A few days ago, I published a blog post about a new eXo Add-On: eXo Community Chat.
You can read more about it here : eXo Platform Add-ons: Chat in Space
In that post, I promised some technical insights about the technology I used. So, here they are.
In many discussions with our partners and customers, some questions pop up regularly. One of these is: “Can you use eXo Platform with a different database than the one you use?” And my answer is “Yes”, you can use our JCR but if you prefer to use any other relational database or even NoSQL databases for your developments, you’re free. This post, I hope, will show you how.
Perfect match for my Chat application
Regarding the application I was designing and the features I wanted on it, a Document Oriented Storage looked like a perfect match.
To summarize, a Chat application is about:
- Writing/reading messages;
- A lot of messages;
- Notifying users of new messages;
- Formatting messages, searching, etc…
So, it’s clearly about content and a lot of it.
You can of course create an “XMPP proxy app” but I wanted a pure web-based solution using modern technologies, and an easy to install one as well. In this case, you can either set up any relational database and create your model or you can leverage the flexibility of MongoDB. I’m going to explain what this flexibility means for me.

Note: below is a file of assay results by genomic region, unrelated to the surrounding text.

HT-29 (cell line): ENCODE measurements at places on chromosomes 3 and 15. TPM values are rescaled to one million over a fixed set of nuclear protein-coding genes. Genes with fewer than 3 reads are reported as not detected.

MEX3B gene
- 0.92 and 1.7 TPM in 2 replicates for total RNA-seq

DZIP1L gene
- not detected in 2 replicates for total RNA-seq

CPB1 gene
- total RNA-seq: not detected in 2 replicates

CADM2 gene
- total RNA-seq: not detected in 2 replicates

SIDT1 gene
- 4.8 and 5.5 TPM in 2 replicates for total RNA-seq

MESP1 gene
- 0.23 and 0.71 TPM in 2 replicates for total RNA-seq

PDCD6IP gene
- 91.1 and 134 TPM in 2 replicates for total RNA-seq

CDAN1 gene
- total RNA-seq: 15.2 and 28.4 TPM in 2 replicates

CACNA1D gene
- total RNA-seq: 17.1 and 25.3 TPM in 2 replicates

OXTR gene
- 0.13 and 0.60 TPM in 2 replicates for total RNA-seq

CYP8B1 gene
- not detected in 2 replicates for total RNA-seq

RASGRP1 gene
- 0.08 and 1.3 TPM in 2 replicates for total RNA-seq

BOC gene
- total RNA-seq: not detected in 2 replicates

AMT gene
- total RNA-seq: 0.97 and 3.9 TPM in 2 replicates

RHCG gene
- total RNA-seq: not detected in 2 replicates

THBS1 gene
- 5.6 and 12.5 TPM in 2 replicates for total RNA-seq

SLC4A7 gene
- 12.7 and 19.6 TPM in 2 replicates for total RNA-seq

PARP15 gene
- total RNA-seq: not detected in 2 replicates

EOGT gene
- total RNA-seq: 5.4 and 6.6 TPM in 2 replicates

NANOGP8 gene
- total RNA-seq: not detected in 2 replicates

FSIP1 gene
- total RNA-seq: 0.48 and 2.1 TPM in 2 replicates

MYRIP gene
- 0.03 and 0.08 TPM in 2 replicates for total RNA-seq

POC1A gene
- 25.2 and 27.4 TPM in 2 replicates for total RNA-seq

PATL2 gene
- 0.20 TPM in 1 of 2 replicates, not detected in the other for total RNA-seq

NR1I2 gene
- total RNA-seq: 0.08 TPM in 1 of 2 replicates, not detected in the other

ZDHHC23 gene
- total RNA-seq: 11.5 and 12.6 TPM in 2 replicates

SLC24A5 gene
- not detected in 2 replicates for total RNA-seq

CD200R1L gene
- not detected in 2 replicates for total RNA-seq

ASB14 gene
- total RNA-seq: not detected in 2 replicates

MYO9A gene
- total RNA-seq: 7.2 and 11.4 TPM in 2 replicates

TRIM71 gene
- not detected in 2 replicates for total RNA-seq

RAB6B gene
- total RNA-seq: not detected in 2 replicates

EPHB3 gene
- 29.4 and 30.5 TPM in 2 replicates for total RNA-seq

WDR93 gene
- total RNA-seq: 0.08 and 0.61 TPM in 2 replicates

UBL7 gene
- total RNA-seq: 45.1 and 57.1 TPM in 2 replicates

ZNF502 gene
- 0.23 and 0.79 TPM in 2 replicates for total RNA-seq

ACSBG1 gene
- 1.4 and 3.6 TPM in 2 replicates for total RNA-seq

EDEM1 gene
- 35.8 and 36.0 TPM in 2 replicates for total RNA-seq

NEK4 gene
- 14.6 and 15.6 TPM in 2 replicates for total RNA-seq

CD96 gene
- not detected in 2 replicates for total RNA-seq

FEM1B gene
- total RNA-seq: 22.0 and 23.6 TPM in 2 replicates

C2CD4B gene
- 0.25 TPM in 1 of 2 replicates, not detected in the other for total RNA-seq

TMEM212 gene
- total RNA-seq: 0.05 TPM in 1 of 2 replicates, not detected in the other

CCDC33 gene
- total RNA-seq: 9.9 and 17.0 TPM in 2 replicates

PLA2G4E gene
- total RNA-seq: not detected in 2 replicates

There’s a second important point for me, as a designer/developer. With MongoDB, you’re not tied by the model, you can change it whenever you want. Nothing is written in stone.
Thus, you can start to develop an app as a POC (Proof Of Concept), then you can iterate. And while you develop and add new features, you can change the model, add new columns, change existing ones, create new collections, etc.